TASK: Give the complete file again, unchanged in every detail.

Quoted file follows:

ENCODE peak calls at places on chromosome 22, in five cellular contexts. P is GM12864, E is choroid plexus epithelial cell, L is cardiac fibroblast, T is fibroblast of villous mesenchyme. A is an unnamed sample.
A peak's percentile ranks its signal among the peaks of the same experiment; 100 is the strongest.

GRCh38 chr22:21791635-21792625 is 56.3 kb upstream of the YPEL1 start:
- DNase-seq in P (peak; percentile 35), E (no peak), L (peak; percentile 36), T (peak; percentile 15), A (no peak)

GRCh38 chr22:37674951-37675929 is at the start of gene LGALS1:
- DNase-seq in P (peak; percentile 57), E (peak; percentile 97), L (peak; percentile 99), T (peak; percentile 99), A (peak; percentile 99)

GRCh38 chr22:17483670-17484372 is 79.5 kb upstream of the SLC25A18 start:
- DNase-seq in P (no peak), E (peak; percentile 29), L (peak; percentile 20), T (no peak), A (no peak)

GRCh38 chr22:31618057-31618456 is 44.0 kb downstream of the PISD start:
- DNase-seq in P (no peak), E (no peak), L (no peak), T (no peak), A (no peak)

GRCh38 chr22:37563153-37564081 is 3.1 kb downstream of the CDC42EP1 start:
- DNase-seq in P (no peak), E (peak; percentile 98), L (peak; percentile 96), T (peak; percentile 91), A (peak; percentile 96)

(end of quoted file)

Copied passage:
ENCODE peak calls at places on chromosome 22, in five cellular contexts. P is GM12864, E is choroid plexus epithelial cell, L is cardiac fibroblast, T is fibroblast of villous mesenchyme. A is an unnamed sample.
A peak's percentile ranks its signal among the peaks of the same experiment; 100 is the strongest.

GRCh38 chr22:21791635-21792625 is 56.3 kb upstream of the YPEL1 start:
- DNase-seq in P (peak; percentile 35), E (no peak), L (peak; percentile 36), T (peak; percentile 15), A (no peak)

GRCh38 chr22:37674951-37675929 is at the start of gene LGALS1:
- DNase-seq in P (peak; percentile 57), E (peak; percentile 97), L (peak; percentile 99), T (peak; percentile 99), A (peak; percentile 99)

GRCh38 chr22:17483670-17484372 is 79.5 kb upstream of the SLC25A18 start:
- DNase-seq in P (no peak), E (peak; percentile 29), L (peak; percentile 20), T (no peak), A (no peak)

GRCh38 chr22:31618057-31618456 is 44.0 kb downstream of the PISD start:
- DNase-seq in P (no peak), E (no peak), L (no peak), T (no peak), A (no peak)

GRCh38 chr22:37563153-37564081 is 3.1 kb downstream of the CDC42EP1 start:
- DNase-seq in P (no peak), E (peak; percentile 98), L (peak; percentile 96), T (peak; percentile 91), A (peak; percentile 96)